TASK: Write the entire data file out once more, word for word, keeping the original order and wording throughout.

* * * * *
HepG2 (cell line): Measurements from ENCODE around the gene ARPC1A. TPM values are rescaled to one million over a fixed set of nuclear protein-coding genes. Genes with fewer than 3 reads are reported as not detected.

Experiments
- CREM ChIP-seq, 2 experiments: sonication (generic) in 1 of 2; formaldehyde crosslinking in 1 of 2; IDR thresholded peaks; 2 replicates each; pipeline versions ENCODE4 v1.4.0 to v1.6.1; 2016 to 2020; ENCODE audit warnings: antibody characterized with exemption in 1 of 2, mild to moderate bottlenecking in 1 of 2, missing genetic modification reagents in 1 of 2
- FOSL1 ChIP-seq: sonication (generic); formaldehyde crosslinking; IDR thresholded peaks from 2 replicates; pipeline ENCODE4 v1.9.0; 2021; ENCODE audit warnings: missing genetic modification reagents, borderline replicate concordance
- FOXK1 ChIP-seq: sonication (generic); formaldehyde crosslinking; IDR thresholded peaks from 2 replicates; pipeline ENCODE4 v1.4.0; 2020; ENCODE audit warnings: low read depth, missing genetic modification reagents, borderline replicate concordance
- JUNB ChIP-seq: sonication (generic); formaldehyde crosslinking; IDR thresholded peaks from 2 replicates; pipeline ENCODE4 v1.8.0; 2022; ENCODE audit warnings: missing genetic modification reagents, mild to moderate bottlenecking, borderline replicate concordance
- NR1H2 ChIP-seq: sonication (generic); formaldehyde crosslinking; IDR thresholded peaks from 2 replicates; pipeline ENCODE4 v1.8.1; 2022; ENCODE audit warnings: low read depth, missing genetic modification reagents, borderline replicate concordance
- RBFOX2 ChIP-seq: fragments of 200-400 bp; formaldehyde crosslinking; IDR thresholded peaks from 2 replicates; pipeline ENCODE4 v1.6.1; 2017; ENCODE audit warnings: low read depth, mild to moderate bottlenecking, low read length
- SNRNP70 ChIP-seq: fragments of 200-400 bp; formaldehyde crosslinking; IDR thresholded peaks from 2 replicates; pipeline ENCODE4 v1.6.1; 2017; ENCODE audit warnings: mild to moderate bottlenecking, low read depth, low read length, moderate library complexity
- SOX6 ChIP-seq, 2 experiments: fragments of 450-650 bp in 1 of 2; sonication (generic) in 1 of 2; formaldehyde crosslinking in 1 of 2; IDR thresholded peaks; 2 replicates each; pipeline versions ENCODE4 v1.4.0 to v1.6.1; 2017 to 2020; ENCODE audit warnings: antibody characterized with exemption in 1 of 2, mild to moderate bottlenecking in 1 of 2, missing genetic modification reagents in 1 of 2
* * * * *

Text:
HepG2 (cell line): Measurements from ENCODE around the gene ARPC1A. TPM values are rescaled to one million over a fixed set of nuclear protein-coding genes. Genes with fewer than 3 reads are reported as not detected.

Experiments
- CREM ChIP-seq, 2 experiments: sonication (generic) in 1 of 2; formaldehyde crosslinking in 1 of 2; IDR thresholded peaks; 2 replicates each; pipeline versions ENCODE4 v1.4.0 to v1.6.1; 2016 to 2020; ENCODE audit warnings: antibody characterized with exemption in 1 of 2, mild to moderate bottlenecking in 1 of 2, missing genetic modification reagents in 1 of 2
- FOSL1 ChIP-seq: sonication (generic); formaldehyde crosslinking; IDR thresholded peaks from 2 replicates; pipeline ENCODE4 v1.9.0; 2021; ENCODE audit warnings: missing genetic modification reagents, borderline replicate concordance
- FOXK1 ChIP-seq: sonication (generic); formaldehyde crosslinking; IDR thresholded peaks from 2 replicates; pipeline ENCODE4 v1.4.0; 2020; ENCODE audit warnings: low read depth, missing genetic modification reagents, borderline replicate concordance
- JUNB ChIP-seq: sonication (generic); formaldehyde crosslinking; IDR thresholded peaks from 2 replicates; pipeline ENCODE4 v1.8.0; 2022; ENCODE audit warnings: missing genetic modification reagents, mild to moderate bottlenecking, borderline replicate concordance
- NR1H2 ChIP-seq: sonication (generic); formaldehyde crosslinking; IDR thresholded peaks from 2 replicates; pipeline ENCODE4 v1.8.1; 2022; ENCODE audit warnings: low read depth, missing genetic modification reagents, borderline replicate concordance
- RBFOX2 ChIP-seq: fragments of 200-400 bp; formaldehyde crosslinking; IDR thresholded peaks from 2 replicates; pipeline ENCODE4 v1.6.1; 2017; ENCODE audit warnings: low read depth, mild to moderate bottlenecking, low read length
- SNRNP70 ChIP-seq: fragments of 200-400 bp; formaldehyde crosslinking; IDR thresholded peaks from 2 replicates; pipeline ENCODE4 v1.6.1; 2017; ENCODE audit warnings: mild to moderate bottlenecking, low read depth, low read length, moderate library complexity
- SOX6 ChIP-seq, 2 experiments: fragments of 450-650 bp in 1 of 2; sonication (generic) in 1 of 2; formaldehyde crosslinking in 1 of 2; IDR thresholded peaks; 2 replicates each; pipeline versions ENCODE4 v1.4.0 to v1.6.1; 2017 to 2020; ENCODE audit warnings: antibody characterized with exemption in 1 of 2, mild to moderate bottlenecking in 1 of 2, missing genetic modification reagents in 1 of 2